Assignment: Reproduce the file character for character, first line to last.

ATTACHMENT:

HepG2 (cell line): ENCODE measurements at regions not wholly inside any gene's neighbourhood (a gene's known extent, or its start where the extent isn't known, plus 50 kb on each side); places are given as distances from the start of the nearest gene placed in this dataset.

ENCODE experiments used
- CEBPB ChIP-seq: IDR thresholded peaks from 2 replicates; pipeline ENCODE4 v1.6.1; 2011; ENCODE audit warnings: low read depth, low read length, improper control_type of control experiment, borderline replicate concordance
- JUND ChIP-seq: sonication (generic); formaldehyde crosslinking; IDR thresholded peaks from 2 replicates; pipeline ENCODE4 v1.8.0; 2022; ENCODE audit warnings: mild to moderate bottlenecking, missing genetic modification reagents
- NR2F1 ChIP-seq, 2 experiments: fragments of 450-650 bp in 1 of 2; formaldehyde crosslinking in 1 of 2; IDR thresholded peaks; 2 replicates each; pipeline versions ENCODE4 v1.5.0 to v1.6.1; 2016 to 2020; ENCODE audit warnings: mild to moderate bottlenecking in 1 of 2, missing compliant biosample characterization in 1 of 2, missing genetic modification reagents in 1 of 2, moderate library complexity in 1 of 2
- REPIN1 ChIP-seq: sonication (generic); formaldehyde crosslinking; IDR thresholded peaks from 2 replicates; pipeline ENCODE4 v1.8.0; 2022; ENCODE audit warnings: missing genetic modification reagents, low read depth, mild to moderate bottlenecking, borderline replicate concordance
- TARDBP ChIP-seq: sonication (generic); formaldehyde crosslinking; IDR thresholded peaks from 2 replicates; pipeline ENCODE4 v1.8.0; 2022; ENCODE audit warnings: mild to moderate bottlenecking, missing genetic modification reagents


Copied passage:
HepG2 (cell line): ENCODE measurements at regions not wholly inside any gene's neighbourhood (a gene's known extent, or its start where the extent isn't known, plus 50 kb on each side); places are given as distances from the start of the nearest gene placed in this dataset.

ENCODE experiments used
- CEBPB ChIP-seq: IDR thresholded peaks from 2 replicates; pipeline ENCODE4 v1.6.1; 2011; ENCODE audit warnings: low read depth, low read length, improper control_type of control experiment, borderline replicate concordance
- JUND ChIP-seq: sonication (generic); formaldehyde crosslinking; IDR thresholded peaks from 2 replicates; pipeline ENCODE4 v1.8.0; 2022; ENCODE audit warnings: mild to moderate bottlenecking, missing genetic modification reagents
- NR2F1 ChIP-seq, 2 experiments: fragments of 450-650 bp in 1 of 2; formaldehyde crosslinking in 1 of 2; IDR thresholded peaks; 2 replicates each; pipeline versions ENCODE4 v1.5.0 to v1.6.1; 2016 to 2020; ENCODE audit warnings: mild to moderate bottlenecking in 1 of 2, missing compliant biosample characterization in 1 of 2, missing genetic modification reagents in 1 of 2, moderate library complexity in 1 of 2
- REPIN1 ChIP-seq: sonication (generic); formaldehyde crosslinking; IDR thresholded peaks from 2 replicates; pipeline ENCODE4 v1.8.0; 2022; ENCODE audit warnings: missing genetic modification reagents, low read depth, mild to moderate bottlenecking, borderline replicate concordance
- TARDBP ChIP-seq: sonication (generic); formaldehyde crosslinking; IDR thresholded peaks from 2 replicates; pipeline ENCODE4 v1.8.0; 2022; ENCODE audit warnings: mild to moderate bottlenecking, missing genetic modification reagents